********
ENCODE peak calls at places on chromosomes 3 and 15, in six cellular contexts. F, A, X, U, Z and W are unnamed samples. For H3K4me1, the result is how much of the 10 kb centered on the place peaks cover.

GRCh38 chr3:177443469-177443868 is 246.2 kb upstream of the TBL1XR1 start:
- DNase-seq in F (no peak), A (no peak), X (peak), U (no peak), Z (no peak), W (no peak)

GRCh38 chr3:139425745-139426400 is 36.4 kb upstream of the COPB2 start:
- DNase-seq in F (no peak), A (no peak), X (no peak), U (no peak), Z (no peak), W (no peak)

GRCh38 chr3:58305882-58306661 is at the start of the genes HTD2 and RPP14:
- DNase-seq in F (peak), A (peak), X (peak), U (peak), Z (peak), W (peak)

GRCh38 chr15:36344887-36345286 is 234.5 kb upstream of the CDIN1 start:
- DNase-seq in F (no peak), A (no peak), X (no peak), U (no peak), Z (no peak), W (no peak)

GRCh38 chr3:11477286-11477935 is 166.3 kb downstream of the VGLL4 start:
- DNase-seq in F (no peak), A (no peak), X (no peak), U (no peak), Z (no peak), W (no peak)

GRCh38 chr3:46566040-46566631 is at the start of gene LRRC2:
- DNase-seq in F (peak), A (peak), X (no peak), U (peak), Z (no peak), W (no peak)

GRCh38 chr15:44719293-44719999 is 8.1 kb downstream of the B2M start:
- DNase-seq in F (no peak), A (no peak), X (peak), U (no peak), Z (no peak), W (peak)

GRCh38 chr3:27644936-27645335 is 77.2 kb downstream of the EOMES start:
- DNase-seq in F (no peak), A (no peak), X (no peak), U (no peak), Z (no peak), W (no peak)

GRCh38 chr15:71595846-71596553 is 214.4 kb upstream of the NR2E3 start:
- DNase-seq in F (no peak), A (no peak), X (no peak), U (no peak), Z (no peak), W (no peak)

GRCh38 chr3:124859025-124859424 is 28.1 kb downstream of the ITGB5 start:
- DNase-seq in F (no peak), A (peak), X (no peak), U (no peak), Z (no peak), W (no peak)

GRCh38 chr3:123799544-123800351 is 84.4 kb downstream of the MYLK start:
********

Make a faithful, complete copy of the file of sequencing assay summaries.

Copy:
ENCODE peak calls at places on chromosomes 3 and 15, in six cellular contexts. F, A, X, U, Z and W are unnamed samples. For H3K4me1, the result is how much of the 10 kb centered on the place peaks cover.

GRCh38 chr3:177443469-177443868 is 246.2 kb upstream of the TBL1XR1 start:
- DNase-seq in F (no peak), A (no peak), X (peak), U (no peak), Z (no peak), W (no peak)

GRCh38 chr3:139425745-139426400 is 36.4 kb upstream of the COPB2 start:
- DNase-seq in F (no peak), A (no peak), X (no peak), U (no peak), Z (no peak), W (no peak)

GRCh38 chr3:58305882-58306661 is at the start of the genes HTD2 and RPP14:
- DNase-seq in F (peak), A (peak), X (peak), U (peak), Z (peak), W (peak)

GRCh38 chr15:36344887-36345286 is 234.5 kb upstream of the CDIN1 start:
- DNase-seq in F (no peak), A (no peak), X (no peak), U (no peak), Z (no peak), W (no peak)

GRCh38 chr3:11477286-11477935 is 166.3 kb downstream of the VGLL4 start:
- DNase-seq in F (no peak), A (no peak), X (no peak), U (no peak), Z (no peak), W (no peak)

GRCh38 chr3:46566040-46566631 is at the start of gene LRRC2:
- DNase-seq in F (peak), A (peak), X (no peak), U (peak), Z (no peak), W (no peak)

GRCh38 chr15:44719293-44719999 is 8.1 kb downstream of the B2M start:
- DNase-seq in F (no peak), A (no peak), X (peak), U (no peak), Z (no peak), W (peak)

GRCh38 chr3:27644936-27645335 is 77.2 kb downstream of the EOMES start:
- DNase-seq in F (no peak), A (no peak), X (no peak), U (no peak), Z (no peak), W (no peak)

GRCh38 chr15:71595846-71596553 is 214.4 kb upstream of the NR2E3 start:
- DNase-seq in F (no peak), A (no peak), X (no peak), U (no peak), Z (no peak), W (no peak)

GRCh38 chr3:124859025-124859424 is 28.1 kb downstream of the ITGB5 start:
- DNase-seq in F (no peak), A (peak), X (no peak), U (no peak), Z (no peak), W (no peak)

GRCh38 chr3:123799544-123800351 is 84.4 kb downstream of the MYLK start: